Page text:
The show holds contemporary relevance while exhibiting restraint in the types of allusions and pop culture references favored by such institutions as "Family Guy" and "South Park." But it's not very comfortable with its characters or confident about where the comedy is. Judge and his writers (only a few of whom followed him from "King" or to 2011's "Beavis" revival) are too seasoned in animated comedy for there not to be the occasional laugh. Thus, the show doesn't provoke a strong negative reaction. If not toothless, it's basically harmless satire that tries too hard to find humor in current politics, issues, and values.

Gerald and Bliss have second thoughts about the father-daughter purity ball they've attended. Football barbarism throws Ubuntu into a moral dilemma in "Pleatherheads." Grandpa Charlie takes to Gutterball, an unusual-looking animal that is not a dog.

Disc 1

1. Pilot (21:36) (Originally aired May 27, 2009)
Helen and Gerald have different reactions to Bliss becoming intrigued by an abstinence group. Ubuntu gets his driver's license.

2. Pleatherheads (21:35) (Originally aired June 3, 2009)
Ubuntu is allowed to play football, to Gerald's reluctance and the reawakening of Helen's sports-centric upbringing.

3. Goodes Gone Wild (21:31) (Originally aired June 3, 2009)
The Goodes adopt a messy pet named Gutterball on behalf of Helen's uncharacteristically interested father.

Ubuntu gets into Bingo with next-door neighbor Ray Johnson. Gerald and Helen welcome the input of a Freegan Heinrich Mueller in "Freeganomics." Helen uses stealthy graffiti art to teach her daughter a lesson.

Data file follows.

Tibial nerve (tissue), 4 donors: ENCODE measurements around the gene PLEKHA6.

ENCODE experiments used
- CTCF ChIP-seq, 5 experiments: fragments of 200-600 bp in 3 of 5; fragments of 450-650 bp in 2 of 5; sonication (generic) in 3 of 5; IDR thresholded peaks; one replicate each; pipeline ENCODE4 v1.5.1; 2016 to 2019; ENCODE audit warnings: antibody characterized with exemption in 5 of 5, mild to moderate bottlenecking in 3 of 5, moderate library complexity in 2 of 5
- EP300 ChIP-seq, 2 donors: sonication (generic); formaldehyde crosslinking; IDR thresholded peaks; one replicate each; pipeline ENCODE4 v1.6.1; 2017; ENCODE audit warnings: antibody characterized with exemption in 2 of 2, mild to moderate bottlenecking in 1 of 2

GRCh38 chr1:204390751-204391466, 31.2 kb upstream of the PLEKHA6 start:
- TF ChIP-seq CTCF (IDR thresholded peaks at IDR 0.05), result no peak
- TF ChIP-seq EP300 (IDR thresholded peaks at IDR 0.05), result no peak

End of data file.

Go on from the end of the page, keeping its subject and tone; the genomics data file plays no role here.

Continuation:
4. Helen's Back (21:31) (Originally aired June 12, 2009)
With help from some reluctantly hired migrant workers and Helen's old third world pen pal, a Myanmar refugee, the Goodes prepare for an Organic Gardening Club tour.

5. A Tale of Two Lesbians (21:29) (Originally aired June 19, 2009)
Helen befriends a lesbian couple as a way to break into Greenville's Art Council. Ubuntu plays Bingo with next door neighbor Ray.

6. Freeganomics (21:32) (Originally aired June 26, 2009)
A German Freegan advises the Goodes on how to make their block party even more environmentally responsible.

7. Graffiti in Greenville (21:33) (Originally aired July 3, 2009)
Helen uses the kids' high school's community service requirement to instill values in Bliss.

Gerald protests the ribs joint that fed him chicken via their "Meatless Chili." Helen and Gerald try to reach these tough at-risk kids with art. Bliss Goode attracts the boy she likes with nonchalance.

Disc 2

8. A Goode Game of Chicken (21:24) (Originally aired July 10, 2009)
Gerald tries to get restaurateur Cranky to remove the chicken from his "Meatless Chili."

9. After-School Special (21:24) (Originally aired July 17, 2009)
While Helen and Gerald try to reach at-risk urban teens with art, their kids look for another way to occupy themselves at home.

10. Public Disturbance (21:32) (Originally aired July 24, 2009)
Gerald tries to bring public radio to Greenville. Bliss helps Ubuntu try to get a girl he likes.

A One Earth manager declares Helen a shoplifter and bans her from her favorite health food store. Gerald tries to set hatemongers right over dinner. Gerald uncovers his masculine side in an effort to impress a butch lesbian couple who didn't want his sperm in what wound up being the series finale.